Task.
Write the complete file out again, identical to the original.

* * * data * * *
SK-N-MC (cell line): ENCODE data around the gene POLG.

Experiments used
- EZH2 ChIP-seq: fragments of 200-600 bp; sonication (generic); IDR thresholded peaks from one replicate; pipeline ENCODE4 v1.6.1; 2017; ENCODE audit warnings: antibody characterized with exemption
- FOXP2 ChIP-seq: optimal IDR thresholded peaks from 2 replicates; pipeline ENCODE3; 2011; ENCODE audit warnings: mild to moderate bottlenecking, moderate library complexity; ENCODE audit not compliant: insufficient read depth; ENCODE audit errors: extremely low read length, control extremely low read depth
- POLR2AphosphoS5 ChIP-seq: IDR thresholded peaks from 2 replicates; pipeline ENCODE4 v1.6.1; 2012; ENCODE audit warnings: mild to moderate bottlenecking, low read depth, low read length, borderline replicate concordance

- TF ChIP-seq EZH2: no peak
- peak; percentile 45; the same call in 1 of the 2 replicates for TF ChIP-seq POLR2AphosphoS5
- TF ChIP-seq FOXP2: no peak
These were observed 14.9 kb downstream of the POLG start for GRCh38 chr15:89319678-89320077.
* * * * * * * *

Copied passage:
SK-N-MC (cell line): ENCODE data around the gene POLG.

Experiments used
- EZH2 ChIP-seq: fragments of 200-600 bp; sonication (generic); IDR thresholded peaks from one replicate; pipeline ENCODE4 v1.6.1; 2017; ENCODE audit warnings: antibody characterized with exemption
- FOXP2 ChIP-seq: optimal IDR thresholded peaks from 2 replicates; pipeline ENCODE3; 2011; ENCODE audit warnings: mild to moderate bottlenecking, moderate library complexity; ENCODE audit not compliant: insufficient read depth; ENCODE audit errors: extremely low read length, control extremely low read depth
- POLR2AphosphoS5 ChIP-seq: IDR thresholded peaks from 2 replicates; pipeline ENCODE4 v1.6.1; 2012; ENCODE audit warnings: mild to moderate bottlenecking, low read depth, low read length, borderline replicate concordance

- TF ChIP-seq EZH2: no peak
- peak; percentile 45; the same call in 1 of the 2 replicates for TF ChIP-seq POLR2AphosphoS5
- TF ChIP-seq FOXP2: no peak
These were observed 14.9 kb downstream of the POLG start for GRCh38 chr15:89319678-89320077.